A Scientific Study Of Groove In Music

by Kevin Burton

   As a consumer of popular music for more than 50 years I thought I knew exactly what a groove was, until I tried to define it. 

   I have no trouble feeling the groove in “Ain’t That Peculiar,” by Marvin Gaye for example. But how to define it? 

   The website www.promusicianhub.com has an excellent discussion on groove. I quoted from it yesterday “Quick Music Fans, What Is A Groove,” April 18).

    The website said the groove is the part of a song that makes you want to move or dance. We continue the discussion today with the science of groove. 

   “Although groove has always been categorized as an ‘unexplained phenomenon’ in music, much like an unspoken rule, there have been several trials to explain groove in music from a scientific perspective,” the website reads.

These researches included several musicians, psychologists, and even neuroscientists in an effort to understand groove in music.

   “One of the attempts to identify groove scientifically was in a study in 2012 called “Sensorimotor coupling in music and the psychology of the groove.” According to this study, a groove is an example of coordination and coupling between sensory and motor neural systems.”

   “The study also found that this coupling is a result of a dynamic process where every single stimulus is attributed to a wide variety of motor commands and not just one, which explains why grooving depends on a huge variety of factors.”

   “In other words, the pleasurable sense or result of the groove depends on a multitude of factors, such as biophysical and synaptic processes, experiences, feedback connections in the brain, and other external and internal stimuli,” the website explains.

   “Another example where groove was mentioned in the science of music is in a recent study about modern rock music micro timingand how they’re deeply controlled by the phenomenon of grooving.

   “The study showed that evident examples of grooving could be observed in drum patterns despite not showing deviation in the timing of the music.”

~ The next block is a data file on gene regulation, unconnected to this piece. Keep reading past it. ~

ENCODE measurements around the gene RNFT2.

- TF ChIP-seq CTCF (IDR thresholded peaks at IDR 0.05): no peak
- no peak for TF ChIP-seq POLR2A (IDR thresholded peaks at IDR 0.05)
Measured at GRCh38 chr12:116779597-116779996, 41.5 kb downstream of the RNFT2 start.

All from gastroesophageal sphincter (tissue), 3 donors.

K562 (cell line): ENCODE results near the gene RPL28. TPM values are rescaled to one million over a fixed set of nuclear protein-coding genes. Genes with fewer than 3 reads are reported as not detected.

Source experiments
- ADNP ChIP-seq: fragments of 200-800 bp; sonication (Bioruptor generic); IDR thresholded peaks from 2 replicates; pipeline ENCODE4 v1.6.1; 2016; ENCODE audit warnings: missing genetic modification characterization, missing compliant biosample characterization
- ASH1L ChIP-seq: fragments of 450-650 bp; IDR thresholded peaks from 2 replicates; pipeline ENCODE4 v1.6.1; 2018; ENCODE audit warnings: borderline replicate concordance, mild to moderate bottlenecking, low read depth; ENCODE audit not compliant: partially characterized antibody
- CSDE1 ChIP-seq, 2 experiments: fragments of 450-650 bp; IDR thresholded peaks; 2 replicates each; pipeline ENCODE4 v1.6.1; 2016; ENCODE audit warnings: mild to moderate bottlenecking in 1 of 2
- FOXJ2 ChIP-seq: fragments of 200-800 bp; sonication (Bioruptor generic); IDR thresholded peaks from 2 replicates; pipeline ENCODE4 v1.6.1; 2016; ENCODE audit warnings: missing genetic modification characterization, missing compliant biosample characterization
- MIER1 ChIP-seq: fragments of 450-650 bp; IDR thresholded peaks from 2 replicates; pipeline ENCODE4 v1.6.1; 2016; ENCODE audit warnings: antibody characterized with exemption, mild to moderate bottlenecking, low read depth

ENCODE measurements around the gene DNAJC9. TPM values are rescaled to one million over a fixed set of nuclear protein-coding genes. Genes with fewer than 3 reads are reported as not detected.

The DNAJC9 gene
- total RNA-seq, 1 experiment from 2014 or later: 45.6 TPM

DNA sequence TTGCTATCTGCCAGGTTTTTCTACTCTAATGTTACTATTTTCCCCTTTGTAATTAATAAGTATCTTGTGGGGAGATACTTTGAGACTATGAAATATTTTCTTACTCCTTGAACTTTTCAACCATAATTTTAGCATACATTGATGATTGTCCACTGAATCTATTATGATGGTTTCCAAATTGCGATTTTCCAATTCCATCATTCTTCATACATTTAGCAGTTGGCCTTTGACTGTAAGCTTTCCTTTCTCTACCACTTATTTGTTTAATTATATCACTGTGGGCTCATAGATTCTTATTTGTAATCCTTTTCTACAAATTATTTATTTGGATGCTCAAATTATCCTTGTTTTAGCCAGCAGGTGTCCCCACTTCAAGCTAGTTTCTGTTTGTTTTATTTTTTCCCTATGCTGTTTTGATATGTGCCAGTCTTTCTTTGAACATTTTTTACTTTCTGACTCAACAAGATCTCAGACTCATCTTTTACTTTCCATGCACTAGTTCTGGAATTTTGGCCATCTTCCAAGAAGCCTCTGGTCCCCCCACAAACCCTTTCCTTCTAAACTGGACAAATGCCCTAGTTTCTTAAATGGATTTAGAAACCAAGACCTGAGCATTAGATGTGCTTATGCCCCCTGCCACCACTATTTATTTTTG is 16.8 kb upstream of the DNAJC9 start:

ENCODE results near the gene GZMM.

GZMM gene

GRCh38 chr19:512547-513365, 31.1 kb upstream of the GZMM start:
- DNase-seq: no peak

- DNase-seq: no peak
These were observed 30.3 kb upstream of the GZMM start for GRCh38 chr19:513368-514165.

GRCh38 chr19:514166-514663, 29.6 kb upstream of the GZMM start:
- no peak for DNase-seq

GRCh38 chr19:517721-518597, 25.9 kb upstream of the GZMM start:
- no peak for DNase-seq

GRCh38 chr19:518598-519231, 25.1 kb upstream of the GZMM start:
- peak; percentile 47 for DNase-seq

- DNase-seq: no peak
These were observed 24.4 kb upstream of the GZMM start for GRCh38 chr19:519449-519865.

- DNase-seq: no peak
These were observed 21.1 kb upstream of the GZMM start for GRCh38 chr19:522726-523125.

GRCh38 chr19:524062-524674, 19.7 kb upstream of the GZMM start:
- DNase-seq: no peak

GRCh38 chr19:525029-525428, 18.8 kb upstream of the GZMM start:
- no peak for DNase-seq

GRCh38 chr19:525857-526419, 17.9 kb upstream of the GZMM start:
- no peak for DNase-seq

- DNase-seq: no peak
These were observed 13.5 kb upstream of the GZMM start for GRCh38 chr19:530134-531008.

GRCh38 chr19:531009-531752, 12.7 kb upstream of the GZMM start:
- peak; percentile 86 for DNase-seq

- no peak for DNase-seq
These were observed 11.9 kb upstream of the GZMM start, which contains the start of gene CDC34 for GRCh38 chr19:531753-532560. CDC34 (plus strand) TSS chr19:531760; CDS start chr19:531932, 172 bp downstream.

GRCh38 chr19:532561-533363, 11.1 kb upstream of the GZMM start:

The website quotes some musicians on how to define groove.  

   “In the article “Establishing The Groove,” Marc Sabatella suggests that ‘groove’ is a totally subjective thing. He argues that a given drummer may sound too stiff for one person, too loose for someone else and just perfect for another.”

   “A teacher of the bass in “Creating The Groove” says that despite being an elusive concept, we can define groove as the thing that makes the music breathe and the thing that sets our bodies in motion in the context of a song.”

  “Steve Van Telejuice describes the term groove as a point in a song or musical performance when ‘even the people who can’t dance feel like dancing” because of the way the music effects them.

I said before that ‘groove’ is an elusive term that resembles the term ‘swing’, which describes the rhythmic “feel” in jazz, but the following examples may resolve some of your confusion:m.

   “Bernard Coquelet said the groove “is the way an experienced musician will play a rhythm compared with the way it is written (or would be written)” by playing a little “before or after the beat.” Coquelet said the “notion of groove actually has to do with aesthetics and style.”

   “Groove is an artistic element, that is to say, human, and ‘it will evolve depending on the harmonic context, the place in the song, the sound of the musician’s instrument, and, in interaction with the groove of the other musicians,” Coquelet said. He calls this the “collective groove.”

   “This is the reason why minute rhythmic variationsby the rhythm section instruments such as the drummer or bass player can significantly change the groove of a band as it plays a song, even if we’re talking about a simple singer-songwriter groove.”

   “One of the most common confusions among music students and amateur musicians is the difference between beat, rhythm, and groove. These terms are often used interchangeably,” the article reads, “but that’s not right, and here’s why:

   “The steady pulse of the music is called the beat, whereas the change in the duration of what’s being played or sung is called the rhythm.”

   Music teachers use motion to explain this difference according to the website.  

   “They assign walking to the beat and clapping to the rhythm. While listening to a song, students won’t be doing the same thing with their feet and hands, so it becomes clear that beat and rhythm are two different things.    

   “Groove is how beat and rhythm collectively affect the body. In other words, groove describes the way our body moves in response to hearing music.”

    I can dig the science of groove, but now I want to go back to the art and feel of it.

   Alexa, play Ain’t That Peculiar, by Marvin Gaye.

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